Stabilizer codes form an important class of quantum error correcting codes which have an elegant theory, efficient error detection, and many known examples. Constructing stabilizer codes of length $n$ is equivalent to constructing subspaces of $\mathbb{F}_p^n \times \mathbb{F}_p^n$ which are "isotropic" under the symplectic bilinear form defined by $\left\langle (\mathbf{a},\mathbf{b}),(\mathbf{c},\mathbf{d}) \right\rangle = \mathbf{a}^{\mathrm{T}} \mathbf{d} - \mathbf{b}^{\mathrm{T}} \mathbf{c}$. As a result, many, but not all, ideas from the theory of classical error correction can be translated to quantum error correction. One of the main theoretical contribution of this article is to study stabilizer codes starting with a different symplectic form. In this paper, we concentrate on cyclic codes. Modifying the symplectic form allows us to generalize the previous known construction for linear cyclic stabilizer codes, and in the process, circumvent some of the Galois theoretic no-go results proved there. More importantly, this tweak in the symplectic form allows us to make use of well known error correcting algorithms for cyclic codes to give efficient quantum error correcting algorithms. Cyclicity of error correcting codes is a "basis dependent" property. Our codes are no more "cyclic" when they are derived using the standard symplectic forms (if we ignore the error correcting properties like distance, all such symplectic forms can be converted to each other via a basis transformation). Hence this change of perspective is crucial from the point of view of designing efficient decoding algorithm for these family of codes. In this context, recall that for general codes, efficient decoding algorithms do not exist if some widely believed complexity theoretic assumptions are true.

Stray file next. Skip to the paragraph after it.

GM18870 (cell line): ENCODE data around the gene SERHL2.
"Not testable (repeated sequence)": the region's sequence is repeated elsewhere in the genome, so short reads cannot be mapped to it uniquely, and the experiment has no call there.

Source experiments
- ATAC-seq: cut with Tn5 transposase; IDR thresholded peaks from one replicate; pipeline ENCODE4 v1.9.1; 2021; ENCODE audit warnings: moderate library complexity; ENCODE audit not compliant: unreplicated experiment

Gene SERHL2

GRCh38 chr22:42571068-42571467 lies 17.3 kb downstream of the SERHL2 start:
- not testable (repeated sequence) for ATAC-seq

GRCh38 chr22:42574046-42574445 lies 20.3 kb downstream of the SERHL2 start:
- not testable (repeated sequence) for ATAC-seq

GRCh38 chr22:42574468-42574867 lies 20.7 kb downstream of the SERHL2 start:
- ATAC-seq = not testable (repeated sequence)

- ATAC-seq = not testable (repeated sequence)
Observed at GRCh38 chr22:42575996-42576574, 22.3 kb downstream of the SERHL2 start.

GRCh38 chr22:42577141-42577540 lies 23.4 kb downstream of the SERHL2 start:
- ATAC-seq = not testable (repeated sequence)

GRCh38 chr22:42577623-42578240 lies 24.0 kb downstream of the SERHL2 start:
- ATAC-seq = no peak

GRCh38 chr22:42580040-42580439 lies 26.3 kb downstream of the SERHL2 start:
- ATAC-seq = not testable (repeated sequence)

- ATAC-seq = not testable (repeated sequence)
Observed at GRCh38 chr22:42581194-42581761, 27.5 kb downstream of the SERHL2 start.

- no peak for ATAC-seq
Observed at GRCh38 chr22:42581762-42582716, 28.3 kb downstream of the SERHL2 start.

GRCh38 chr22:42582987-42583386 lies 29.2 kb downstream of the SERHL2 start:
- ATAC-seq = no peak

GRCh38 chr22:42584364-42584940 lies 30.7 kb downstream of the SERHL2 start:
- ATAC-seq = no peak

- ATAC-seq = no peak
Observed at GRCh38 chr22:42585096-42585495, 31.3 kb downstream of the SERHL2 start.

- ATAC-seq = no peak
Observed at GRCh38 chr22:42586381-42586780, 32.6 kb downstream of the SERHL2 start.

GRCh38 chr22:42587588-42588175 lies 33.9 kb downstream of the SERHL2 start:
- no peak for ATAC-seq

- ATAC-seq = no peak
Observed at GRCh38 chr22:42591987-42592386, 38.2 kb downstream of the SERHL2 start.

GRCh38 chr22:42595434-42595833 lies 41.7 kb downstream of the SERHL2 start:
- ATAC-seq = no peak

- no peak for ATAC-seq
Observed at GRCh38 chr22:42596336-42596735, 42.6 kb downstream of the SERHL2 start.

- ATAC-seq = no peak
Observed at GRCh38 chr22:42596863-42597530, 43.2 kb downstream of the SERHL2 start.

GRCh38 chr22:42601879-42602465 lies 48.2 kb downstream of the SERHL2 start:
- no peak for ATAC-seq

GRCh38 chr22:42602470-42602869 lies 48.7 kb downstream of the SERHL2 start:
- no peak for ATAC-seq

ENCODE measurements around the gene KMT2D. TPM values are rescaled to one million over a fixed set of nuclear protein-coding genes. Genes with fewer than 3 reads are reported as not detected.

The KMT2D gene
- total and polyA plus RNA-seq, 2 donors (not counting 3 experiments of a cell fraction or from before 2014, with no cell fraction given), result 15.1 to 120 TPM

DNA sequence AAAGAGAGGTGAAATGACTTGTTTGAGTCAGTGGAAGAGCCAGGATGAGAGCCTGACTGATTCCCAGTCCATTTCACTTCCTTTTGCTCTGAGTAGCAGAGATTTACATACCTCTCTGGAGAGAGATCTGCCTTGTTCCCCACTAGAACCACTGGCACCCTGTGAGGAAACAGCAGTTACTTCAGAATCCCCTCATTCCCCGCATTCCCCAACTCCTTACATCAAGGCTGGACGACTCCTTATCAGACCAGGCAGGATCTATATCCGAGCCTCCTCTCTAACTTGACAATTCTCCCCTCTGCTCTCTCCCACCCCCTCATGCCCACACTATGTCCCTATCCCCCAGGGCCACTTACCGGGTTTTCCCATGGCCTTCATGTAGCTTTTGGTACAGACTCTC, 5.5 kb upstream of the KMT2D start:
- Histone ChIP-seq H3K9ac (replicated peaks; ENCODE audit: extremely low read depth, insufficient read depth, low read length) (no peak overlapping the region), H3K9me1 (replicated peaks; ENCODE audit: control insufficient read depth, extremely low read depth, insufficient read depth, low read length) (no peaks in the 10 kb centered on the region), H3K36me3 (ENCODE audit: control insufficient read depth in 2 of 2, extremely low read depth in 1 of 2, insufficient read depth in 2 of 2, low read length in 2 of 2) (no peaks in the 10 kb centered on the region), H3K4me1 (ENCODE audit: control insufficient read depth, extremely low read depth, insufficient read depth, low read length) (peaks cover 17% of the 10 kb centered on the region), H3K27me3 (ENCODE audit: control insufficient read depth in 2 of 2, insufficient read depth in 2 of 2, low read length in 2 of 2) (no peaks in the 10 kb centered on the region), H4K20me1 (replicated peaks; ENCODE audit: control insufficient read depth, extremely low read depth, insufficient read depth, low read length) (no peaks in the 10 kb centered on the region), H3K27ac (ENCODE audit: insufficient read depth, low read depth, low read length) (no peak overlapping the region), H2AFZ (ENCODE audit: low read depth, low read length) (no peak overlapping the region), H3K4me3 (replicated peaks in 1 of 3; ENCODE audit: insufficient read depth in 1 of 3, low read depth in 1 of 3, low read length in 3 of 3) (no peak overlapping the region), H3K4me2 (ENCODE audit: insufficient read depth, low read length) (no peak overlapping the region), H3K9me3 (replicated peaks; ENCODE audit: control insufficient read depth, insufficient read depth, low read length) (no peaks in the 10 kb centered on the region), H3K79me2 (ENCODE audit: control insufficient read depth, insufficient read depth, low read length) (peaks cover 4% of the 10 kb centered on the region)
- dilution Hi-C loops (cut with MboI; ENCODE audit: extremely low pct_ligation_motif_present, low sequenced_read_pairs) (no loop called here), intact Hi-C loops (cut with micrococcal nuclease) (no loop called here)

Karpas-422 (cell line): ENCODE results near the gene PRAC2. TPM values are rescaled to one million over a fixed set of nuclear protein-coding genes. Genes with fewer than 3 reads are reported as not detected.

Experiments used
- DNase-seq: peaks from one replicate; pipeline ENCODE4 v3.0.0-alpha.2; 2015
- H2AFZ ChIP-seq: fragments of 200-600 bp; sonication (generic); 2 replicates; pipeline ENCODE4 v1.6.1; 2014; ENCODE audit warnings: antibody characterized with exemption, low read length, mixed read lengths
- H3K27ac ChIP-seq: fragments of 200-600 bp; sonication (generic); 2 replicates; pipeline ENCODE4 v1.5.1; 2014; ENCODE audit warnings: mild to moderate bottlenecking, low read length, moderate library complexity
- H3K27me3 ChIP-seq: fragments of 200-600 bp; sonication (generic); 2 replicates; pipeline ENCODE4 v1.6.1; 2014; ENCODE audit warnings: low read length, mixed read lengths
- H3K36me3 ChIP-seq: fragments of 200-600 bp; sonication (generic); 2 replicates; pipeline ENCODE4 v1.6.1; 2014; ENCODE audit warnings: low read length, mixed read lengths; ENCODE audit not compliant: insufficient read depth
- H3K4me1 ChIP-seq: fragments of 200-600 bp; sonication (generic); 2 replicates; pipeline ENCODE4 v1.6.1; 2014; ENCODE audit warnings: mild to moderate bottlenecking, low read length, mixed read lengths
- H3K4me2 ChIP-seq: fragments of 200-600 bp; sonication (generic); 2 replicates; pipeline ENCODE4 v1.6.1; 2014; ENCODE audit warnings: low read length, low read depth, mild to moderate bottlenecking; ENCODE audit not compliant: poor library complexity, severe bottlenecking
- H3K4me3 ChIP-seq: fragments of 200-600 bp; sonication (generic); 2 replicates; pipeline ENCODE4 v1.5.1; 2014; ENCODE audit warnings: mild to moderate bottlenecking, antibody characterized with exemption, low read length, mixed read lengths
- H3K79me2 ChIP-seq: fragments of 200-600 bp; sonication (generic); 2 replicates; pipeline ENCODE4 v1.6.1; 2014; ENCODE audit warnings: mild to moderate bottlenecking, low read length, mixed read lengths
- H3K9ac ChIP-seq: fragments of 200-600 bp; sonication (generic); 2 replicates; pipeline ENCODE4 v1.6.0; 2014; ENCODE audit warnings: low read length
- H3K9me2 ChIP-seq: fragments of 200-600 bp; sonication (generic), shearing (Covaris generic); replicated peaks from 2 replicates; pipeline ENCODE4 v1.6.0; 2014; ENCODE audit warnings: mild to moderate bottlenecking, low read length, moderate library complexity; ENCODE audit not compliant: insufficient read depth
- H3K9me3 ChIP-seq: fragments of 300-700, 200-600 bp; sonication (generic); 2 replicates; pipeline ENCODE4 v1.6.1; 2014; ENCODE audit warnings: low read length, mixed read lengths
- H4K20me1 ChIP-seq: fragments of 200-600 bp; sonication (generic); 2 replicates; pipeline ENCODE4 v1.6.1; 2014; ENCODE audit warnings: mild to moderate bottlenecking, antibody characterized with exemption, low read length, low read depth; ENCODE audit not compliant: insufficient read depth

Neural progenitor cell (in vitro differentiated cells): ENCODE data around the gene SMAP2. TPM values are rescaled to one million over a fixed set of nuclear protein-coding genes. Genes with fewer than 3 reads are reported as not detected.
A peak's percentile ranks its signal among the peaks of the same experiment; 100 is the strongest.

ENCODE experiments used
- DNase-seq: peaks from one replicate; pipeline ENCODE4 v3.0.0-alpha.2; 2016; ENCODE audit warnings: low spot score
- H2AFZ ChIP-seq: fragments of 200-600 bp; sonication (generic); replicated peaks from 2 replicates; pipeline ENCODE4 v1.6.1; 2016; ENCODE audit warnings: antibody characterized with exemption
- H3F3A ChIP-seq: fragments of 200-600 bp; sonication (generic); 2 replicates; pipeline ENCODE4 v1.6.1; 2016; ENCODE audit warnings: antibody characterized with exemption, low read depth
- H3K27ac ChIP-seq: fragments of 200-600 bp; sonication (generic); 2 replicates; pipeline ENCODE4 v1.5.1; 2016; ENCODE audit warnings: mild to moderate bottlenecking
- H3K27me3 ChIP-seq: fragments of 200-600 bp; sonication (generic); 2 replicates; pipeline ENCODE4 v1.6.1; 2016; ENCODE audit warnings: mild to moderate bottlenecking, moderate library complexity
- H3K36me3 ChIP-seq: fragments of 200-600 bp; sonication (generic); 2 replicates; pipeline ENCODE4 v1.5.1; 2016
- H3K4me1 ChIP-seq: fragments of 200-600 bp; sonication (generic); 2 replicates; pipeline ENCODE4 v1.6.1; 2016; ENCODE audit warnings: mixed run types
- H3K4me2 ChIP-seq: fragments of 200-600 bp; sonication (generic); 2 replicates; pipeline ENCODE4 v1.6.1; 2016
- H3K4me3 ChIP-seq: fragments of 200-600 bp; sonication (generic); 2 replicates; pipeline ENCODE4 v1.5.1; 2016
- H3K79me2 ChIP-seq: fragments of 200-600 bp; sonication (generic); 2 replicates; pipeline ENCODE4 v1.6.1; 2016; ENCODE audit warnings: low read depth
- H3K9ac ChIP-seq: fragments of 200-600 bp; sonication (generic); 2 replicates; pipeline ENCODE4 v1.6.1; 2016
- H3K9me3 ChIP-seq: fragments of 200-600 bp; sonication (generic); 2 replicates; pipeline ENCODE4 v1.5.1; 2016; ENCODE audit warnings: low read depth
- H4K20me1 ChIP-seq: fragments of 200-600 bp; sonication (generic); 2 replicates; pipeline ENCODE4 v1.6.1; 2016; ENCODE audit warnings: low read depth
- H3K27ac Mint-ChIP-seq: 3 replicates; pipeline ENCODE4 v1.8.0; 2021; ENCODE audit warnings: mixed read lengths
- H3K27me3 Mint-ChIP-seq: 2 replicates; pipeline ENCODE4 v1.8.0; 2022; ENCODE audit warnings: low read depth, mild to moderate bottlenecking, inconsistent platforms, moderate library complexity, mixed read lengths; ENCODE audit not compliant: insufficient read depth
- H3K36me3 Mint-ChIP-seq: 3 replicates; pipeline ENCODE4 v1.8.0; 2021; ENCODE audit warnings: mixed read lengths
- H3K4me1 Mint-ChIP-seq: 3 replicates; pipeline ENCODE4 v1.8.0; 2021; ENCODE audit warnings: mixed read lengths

Thanks. We have received your report. If we find this content to be in
violation of our guidelines,
we will remove it.

Ok